Japanese Yūzen-Birodo cut velvet 天鵝絨 depicting lake Kawaguchiko with pine trees by the shore and flying birds in the distance and Mount Fuji in the background original wood frame, Meiji period 1868-1912.
Mount Fuji (Fujisan 富士山) is Japan’s most sacred mountain located in the Fuji-Hakone-Izu National Park which was declared in 2013 a UNESCO World Heritage Site. Considered as holy ground for Japanese pilgrims, the mountain has been awe-inspiring for centuries to foreign visitors.
In 1868 Nishimura Sozaemon 西村総左衛門 the Kyoto textiles firm invented this technique. The velvet was woven by passing the threads over fine metal wires parallel to the woof and then cut to form the pile. The precise cutting would achieve a chiaroscuro three-dimensional effect.The first example of Yūzen-Birodo was exhibited at the Second National Industrial Exhibition in Tokyo in 1881.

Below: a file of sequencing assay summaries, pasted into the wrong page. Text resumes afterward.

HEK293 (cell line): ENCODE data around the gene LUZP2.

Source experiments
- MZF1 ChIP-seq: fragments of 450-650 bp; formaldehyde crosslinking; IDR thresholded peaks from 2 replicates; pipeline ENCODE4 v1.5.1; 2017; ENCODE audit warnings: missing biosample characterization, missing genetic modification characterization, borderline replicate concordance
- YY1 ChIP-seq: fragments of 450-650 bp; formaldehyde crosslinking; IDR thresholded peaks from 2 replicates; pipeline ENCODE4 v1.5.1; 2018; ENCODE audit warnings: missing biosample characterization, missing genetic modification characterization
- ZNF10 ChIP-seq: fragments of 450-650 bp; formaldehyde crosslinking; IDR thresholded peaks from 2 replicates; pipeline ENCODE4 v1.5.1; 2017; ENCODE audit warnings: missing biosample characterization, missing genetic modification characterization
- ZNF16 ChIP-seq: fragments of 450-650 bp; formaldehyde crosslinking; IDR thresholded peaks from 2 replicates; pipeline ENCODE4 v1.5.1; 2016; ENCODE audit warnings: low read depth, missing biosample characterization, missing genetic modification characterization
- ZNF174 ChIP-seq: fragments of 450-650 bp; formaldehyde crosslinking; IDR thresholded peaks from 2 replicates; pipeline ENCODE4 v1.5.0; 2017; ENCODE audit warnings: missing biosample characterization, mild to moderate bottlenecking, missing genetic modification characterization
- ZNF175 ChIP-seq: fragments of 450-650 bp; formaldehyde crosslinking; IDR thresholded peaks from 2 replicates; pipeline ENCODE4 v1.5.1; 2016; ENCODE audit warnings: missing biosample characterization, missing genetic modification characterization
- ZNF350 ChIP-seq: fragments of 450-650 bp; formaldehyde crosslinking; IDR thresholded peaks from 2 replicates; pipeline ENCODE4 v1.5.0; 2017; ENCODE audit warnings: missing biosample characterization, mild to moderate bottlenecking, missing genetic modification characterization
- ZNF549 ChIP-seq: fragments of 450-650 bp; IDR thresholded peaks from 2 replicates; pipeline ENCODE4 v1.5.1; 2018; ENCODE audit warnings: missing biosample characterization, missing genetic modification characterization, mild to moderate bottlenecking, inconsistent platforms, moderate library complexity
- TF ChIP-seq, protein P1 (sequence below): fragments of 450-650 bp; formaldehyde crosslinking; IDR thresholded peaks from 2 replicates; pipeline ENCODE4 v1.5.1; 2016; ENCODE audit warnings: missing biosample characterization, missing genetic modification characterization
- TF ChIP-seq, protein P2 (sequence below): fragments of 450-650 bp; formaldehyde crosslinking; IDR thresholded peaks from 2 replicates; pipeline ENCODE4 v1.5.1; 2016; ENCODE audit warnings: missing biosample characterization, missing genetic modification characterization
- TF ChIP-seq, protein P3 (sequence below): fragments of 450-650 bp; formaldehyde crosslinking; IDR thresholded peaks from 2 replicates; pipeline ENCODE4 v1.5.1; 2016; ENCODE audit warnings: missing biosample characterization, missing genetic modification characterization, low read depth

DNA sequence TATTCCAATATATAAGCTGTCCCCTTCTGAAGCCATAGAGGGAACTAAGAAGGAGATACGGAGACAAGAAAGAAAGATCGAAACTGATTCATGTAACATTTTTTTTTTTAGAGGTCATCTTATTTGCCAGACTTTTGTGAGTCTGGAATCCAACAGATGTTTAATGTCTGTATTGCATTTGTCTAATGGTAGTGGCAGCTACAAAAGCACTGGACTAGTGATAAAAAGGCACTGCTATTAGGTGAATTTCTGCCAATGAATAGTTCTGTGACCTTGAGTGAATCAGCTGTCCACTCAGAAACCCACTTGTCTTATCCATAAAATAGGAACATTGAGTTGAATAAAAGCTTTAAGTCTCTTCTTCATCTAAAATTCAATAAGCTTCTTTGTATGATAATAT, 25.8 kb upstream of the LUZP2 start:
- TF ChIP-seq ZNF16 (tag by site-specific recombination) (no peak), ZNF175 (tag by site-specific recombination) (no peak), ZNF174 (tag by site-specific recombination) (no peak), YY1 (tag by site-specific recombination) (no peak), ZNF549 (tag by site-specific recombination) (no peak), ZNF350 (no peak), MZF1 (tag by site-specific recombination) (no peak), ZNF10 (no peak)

Reference: 'Threads of silk and gold, Ornamental Textiles from Meiji Japan' by H.T. McDermott and C. Pollard, The Oxford Ashmolean Museum Catalogue Exhibition, 2012, pp. 160-169.
Further references: 'Splendors of Meiji, Treasures of Imperial Japan' by Joe Earle, the Kibo Foundation 2002.
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